BILLINGS — Tanner Byrne had been knocked down before. It comes with the job.
But this was different.
This blow didn’t hurt him physically.
This was spiritual, a deep gut punch into his soul. And he didn’t know if he would ever get back up.
The tall, red-headed bull rider from Canada had just started his 2017 Professional Bull Riders season in the United States. He was coming off eighth- and 15-place in the PBR world standings and was making a name for himself as one of the world’s top bull riders.
On Jan. 9, 2017, Byrne’s life, and the lives of so many others, changed forever.
Byrne got the news that his countryman, his best friend, “We’ve been riding together since we were 16. We came up through junior rodeos together,” he said, was dead.
Ty Pozzobon had died at the age of 25. It was ruled a suicide. An autopsy revealed that Pozzobon, a PBR Canadian champion, was suffering from the effects of Chronic Traumatic Encephalopathy, a degenerative neurological disease that was the result of numerous concussions.
The news rocked Canada’s tight-knit rodeo and bull riding community.
“He was one of those guys, when they came into a room, was friendly with everybody,” remembered Byrne during a break during the mid-April PBR event in Billings. “Ty was easy to talk to … he was one of those guys who got along with everybody.”
It forced Byrne to look inward.
“When something like that happens, it makes you look deeper into your own life,” he continued. “Things got into my head. When you’re riding, you have to be there 100 percent. I questioned if I should even be there (at events).
“It made me realize the risks in what we’re doing. I would see guys get knocked out and wonder what’s going to happen to them 10, 15 years from now. Now it actually happened to somebody I knew. Somebody died.”
Pozzobon’s death hit hard and hit home every time Byrne was with his wife Megan and 2-year-old daughter Layla.
“It’s a very selfish lifestyle,” said Byrne. “And I started thinking of others if something happened to me. What would happen to my wife and daughter?”
Byrne struggled in the arena. He suffered a broken clavicle, broken collarbone and torn groin. “There’s no question the injuries came from me wondering what I was going to do,” he said quietly. “You’ve got to have confidence to do this.”
He would recover from one injury and return to the arena. But instead of being hopeful, Byrne was angry. His emotions bubbled over during The American in Arlington, Texas. “Just being there pissed me off,” he said. “It’s just a bad feeling in your gut.
“It made me step back away from bull riding. It took a long time to love it again.”
Byrne finished 101st in the 2017 PBR world standings.
But even in the darkness, there was light.
Friends and family knew Pozzobon was battling depression and other effects from CTE, but not the severity.
“Concussions are just part of our business,” Byrne said. “Get a concussion, leave the arena. Get knocked out an extended period of time, go to the hospital. Then you get released and drive back home.”
Talking about mental health issues is not part of the cowboy code.
“There is a certain toughness associated with our culture,” said Byrne, steeling his voice to make his point. “We didn’t look very tough coming down the aisle with his casket.”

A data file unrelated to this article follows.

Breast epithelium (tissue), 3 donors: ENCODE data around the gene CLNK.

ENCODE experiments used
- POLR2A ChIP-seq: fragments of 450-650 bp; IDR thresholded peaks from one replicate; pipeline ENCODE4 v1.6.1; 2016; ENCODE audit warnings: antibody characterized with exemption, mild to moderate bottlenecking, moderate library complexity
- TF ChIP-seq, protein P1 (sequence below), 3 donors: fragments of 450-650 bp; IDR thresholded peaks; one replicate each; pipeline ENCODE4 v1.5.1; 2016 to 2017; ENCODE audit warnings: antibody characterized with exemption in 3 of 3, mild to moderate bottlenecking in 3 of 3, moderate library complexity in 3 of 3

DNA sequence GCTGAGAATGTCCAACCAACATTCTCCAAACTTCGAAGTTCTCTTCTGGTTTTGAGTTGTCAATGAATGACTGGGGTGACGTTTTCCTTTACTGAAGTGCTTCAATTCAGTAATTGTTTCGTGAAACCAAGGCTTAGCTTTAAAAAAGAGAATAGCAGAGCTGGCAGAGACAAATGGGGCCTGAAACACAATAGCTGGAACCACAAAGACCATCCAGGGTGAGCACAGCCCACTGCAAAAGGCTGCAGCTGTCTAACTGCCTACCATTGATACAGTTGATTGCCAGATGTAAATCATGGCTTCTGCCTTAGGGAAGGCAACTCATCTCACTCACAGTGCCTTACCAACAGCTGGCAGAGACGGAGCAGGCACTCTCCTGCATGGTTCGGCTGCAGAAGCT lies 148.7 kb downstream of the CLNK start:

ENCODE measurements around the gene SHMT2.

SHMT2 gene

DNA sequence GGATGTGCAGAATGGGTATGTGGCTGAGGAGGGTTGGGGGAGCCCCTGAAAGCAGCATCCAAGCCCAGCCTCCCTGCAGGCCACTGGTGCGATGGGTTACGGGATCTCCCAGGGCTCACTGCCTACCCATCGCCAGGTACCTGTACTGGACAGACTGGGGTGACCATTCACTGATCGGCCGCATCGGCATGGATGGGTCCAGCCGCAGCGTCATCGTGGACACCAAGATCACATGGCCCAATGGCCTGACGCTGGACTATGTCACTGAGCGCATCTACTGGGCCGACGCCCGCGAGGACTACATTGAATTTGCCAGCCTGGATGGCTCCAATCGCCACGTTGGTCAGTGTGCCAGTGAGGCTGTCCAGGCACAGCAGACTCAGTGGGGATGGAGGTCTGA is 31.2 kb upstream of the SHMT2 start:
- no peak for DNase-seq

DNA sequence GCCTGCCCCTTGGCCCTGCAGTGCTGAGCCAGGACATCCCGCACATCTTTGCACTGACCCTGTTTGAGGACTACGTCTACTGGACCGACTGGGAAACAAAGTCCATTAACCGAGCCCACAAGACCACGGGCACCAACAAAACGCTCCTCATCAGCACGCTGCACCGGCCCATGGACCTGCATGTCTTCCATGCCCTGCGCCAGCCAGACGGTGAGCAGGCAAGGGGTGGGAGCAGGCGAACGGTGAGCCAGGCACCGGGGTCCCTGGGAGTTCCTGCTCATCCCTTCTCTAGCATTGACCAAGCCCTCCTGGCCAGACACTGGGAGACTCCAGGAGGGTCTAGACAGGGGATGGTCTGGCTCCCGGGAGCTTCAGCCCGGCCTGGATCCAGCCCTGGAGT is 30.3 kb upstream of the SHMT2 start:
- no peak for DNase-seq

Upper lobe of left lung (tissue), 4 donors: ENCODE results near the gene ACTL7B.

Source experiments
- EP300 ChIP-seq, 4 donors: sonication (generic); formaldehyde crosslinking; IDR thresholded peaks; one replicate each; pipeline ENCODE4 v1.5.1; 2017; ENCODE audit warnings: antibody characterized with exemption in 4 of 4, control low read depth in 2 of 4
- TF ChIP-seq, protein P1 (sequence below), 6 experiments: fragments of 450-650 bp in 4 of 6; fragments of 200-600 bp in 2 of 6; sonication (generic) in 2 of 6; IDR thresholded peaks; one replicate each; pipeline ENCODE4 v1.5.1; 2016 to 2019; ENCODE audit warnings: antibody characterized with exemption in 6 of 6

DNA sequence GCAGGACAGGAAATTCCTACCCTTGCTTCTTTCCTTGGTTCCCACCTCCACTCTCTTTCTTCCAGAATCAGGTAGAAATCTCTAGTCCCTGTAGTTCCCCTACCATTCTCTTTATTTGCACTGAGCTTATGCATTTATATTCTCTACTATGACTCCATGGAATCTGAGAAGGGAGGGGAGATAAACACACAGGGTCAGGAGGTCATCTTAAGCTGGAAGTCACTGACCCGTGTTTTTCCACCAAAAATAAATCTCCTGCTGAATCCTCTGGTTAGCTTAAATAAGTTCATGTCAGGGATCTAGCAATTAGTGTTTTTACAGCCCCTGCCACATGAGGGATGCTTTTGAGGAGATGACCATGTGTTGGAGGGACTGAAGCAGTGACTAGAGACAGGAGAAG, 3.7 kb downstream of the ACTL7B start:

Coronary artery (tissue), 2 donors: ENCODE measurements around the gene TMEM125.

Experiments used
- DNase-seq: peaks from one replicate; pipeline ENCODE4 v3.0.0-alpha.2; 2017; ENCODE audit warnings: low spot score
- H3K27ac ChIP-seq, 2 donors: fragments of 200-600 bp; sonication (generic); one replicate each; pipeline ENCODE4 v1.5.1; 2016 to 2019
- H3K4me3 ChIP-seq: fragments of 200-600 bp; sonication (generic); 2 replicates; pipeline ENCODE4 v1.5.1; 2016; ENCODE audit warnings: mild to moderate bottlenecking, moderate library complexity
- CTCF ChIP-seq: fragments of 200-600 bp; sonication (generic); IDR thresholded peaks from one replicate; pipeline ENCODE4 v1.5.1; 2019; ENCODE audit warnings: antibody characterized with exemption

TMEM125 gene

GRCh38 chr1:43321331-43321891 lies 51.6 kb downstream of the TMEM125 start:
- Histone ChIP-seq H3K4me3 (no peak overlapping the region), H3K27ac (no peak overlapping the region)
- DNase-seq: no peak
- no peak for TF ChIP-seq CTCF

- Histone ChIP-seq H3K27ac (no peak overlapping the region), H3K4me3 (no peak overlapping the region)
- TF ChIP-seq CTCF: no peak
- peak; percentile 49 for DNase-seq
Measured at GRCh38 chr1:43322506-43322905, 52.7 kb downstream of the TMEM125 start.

To honor their friend, and help others, Byrne and fellow bull rider Chad Besplug created the Ty Pozzobon Foundation.
The foundation’s goal is: “To protect and support the health and well-being of rodeo competitors inside and outside the arena.”
The foundation wants competitors to not only focus on their physical well-being, but also their mental well-being.
“We want to provide a support system for rodeo people,” said Byrne. “Give guys an avenue, somebody to talk to if needed.
“We wanted to make a triumph out of tragedy.”
This past year, the foundation provided medical services at some PBR events in Canada. In the future, the goal is to provide medical services at more PBR and rodeo events across Canada. Last year, initial fund-raising brought in $30,000. Now the board of directors wants to expand that help medical care to junior high, high school and semi-professional rodeo events.
“We’re trying to help educate the guys,” said Ted Stovin, who handles the foundation’s merchandising and is on the board of directors. “We’re seeing changing attitudes. Guys are looking at themselves and know what happens with respect to their injuries.”
The foundation’s websites, sells hoodies, hats, T-shirts and small patches, that say, “Live like Ty,” or have “Pozzy 23,” on them. The PBR Canadian bull riders wear the “Pozzy 23” patches on their protective vests. The 23 is where Pozzobon finished in the 2016 PBR world standings.
Stovin said the first purchase from the United States was by reigning PBR world champion Jess Lockwood of Volborg.
Stovin added the group was also putting together videos to help competitors.
Byrne’s return to bull riding was slow. His competitive fire flared during the Global Cup in Edmonton last fall.
“I liked hanging around all those young guys,” said Byrne, himself only 25. “By the end of the year, I started healing up and thinking I could do it again.
“I wanted to go back in the game.”
As the PBR prepares for it summer break, Byrne is 23rd in the standings. He won St. Louis for more than $34,000 and also finished sixth at Anaheim, California.
He admitted to mixed thoughts when riding again at the PBR’s highest level.
“Ty is still fresh in my mind,” Byrne said. “I was scared what it could do to me. But I wanted to come back and prove I can do this.”
And now he, and others, have some help along the way.